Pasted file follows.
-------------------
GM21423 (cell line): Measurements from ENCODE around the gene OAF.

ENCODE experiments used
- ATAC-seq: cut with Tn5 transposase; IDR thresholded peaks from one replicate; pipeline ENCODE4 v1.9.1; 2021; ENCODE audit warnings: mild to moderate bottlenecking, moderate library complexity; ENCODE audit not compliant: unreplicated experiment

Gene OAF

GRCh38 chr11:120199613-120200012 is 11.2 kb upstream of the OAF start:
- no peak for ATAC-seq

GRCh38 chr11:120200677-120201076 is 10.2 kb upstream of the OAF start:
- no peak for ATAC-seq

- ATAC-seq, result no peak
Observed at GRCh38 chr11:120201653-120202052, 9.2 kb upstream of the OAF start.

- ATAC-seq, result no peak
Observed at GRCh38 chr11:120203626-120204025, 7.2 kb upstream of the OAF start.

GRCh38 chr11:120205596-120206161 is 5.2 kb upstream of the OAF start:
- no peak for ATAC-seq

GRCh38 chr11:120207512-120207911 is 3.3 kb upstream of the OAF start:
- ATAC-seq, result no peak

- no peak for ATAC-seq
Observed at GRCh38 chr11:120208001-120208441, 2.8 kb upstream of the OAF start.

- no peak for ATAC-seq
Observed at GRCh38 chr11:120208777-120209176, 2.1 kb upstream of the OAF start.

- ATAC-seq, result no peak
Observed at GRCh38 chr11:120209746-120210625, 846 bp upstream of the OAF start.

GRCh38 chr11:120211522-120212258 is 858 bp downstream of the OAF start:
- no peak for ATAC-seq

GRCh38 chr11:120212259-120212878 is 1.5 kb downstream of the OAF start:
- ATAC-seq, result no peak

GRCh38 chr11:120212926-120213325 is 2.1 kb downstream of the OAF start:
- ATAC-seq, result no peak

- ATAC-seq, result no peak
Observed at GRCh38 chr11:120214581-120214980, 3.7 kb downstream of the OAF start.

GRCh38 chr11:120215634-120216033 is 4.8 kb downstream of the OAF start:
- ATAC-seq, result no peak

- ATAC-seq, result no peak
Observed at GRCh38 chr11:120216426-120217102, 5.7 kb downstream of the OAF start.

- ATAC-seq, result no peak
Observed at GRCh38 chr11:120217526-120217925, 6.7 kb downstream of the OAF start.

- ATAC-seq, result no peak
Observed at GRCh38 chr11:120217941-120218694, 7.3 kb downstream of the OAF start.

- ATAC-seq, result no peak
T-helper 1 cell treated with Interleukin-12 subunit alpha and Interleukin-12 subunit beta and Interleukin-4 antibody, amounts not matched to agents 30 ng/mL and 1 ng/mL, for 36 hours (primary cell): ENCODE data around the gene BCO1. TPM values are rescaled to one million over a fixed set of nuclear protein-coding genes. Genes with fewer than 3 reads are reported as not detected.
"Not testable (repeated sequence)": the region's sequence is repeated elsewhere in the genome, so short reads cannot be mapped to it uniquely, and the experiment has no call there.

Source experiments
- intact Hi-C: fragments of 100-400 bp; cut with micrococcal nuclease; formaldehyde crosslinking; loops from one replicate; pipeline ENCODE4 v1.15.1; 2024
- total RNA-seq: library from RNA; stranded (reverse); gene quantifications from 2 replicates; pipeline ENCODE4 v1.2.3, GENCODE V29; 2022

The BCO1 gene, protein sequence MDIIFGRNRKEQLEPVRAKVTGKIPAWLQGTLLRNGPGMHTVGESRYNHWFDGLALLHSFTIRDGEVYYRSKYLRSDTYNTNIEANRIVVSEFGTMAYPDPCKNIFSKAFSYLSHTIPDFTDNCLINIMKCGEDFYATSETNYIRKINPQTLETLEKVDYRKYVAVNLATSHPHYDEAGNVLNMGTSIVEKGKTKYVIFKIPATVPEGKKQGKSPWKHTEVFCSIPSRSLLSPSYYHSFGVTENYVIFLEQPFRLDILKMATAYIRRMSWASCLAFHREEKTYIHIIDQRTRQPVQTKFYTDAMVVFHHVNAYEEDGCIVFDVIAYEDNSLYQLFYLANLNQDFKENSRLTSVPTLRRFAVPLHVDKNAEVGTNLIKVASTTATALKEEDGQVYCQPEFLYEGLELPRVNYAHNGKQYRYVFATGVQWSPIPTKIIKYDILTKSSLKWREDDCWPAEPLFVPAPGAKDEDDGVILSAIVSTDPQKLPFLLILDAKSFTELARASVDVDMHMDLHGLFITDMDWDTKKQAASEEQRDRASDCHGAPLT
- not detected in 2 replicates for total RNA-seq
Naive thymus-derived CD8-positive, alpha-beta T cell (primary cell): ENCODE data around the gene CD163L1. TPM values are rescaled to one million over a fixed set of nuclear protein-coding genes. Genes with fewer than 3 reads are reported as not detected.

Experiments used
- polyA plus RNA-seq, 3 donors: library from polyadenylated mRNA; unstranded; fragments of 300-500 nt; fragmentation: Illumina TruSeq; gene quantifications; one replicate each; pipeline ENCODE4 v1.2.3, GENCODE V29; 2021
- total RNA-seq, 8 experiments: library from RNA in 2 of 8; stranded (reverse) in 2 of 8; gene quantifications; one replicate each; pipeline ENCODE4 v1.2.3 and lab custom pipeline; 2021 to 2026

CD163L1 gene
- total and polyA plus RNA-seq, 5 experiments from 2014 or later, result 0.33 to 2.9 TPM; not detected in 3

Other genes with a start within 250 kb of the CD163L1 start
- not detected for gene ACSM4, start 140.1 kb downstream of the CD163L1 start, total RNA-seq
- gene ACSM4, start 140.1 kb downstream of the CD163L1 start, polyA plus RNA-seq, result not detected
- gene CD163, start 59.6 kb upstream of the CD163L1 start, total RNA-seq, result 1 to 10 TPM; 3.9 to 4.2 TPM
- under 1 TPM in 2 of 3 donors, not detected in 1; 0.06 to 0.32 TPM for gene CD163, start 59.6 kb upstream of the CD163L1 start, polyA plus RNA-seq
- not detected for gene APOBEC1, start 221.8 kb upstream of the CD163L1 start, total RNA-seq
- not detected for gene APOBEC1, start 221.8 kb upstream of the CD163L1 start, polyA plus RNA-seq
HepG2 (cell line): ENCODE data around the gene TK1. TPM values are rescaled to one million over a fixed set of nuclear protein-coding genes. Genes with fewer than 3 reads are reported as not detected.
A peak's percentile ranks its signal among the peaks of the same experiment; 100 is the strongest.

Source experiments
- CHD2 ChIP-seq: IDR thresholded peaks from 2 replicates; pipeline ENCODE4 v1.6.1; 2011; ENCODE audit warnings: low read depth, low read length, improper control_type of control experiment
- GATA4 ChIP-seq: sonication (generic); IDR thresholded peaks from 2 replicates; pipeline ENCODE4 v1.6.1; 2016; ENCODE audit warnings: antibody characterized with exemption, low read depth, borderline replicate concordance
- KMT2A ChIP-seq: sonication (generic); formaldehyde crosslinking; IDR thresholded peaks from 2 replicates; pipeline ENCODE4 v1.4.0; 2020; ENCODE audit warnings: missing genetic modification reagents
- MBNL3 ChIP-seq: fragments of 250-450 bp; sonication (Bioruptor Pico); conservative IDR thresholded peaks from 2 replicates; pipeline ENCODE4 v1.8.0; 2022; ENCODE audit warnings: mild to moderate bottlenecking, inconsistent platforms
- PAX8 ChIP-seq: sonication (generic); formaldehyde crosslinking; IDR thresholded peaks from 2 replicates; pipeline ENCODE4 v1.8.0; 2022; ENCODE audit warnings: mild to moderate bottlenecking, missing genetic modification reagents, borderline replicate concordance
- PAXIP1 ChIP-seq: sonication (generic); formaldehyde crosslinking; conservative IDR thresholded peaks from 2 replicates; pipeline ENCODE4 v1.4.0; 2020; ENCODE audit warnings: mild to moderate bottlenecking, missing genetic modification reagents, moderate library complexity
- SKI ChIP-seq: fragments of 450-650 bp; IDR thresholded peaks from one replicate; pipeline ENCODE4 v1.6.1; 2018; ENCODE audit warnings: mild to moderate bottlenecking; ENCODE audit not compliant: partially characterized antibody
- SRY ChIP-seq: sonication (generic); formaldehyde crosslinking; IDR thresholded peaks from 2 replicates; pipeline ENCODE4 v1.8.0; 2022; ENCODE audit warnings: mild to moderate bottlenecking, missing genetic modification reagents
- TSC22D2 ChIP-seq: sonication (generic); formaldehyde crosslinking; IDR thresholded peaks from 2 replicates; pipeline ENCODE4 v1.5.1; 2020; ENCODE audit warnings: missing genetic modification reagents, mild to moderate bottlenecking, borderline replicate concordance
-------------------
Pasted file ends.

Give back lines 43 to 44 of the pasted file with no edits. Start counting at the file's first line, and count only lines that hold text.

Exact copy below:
- intact Hi-C: fragments of 100-400 bp; cut with micrococcal nuclease; formaldehyde crosslinking; loops from one replicate; pipeline ENCODE4 v1.15.1; 2024
- total RNA-seq: library from RNA; stranded (reverse); gene quantifications from 2 replicates; pipeline ENCODE4 v1.2.3, GENCODE V29; 2022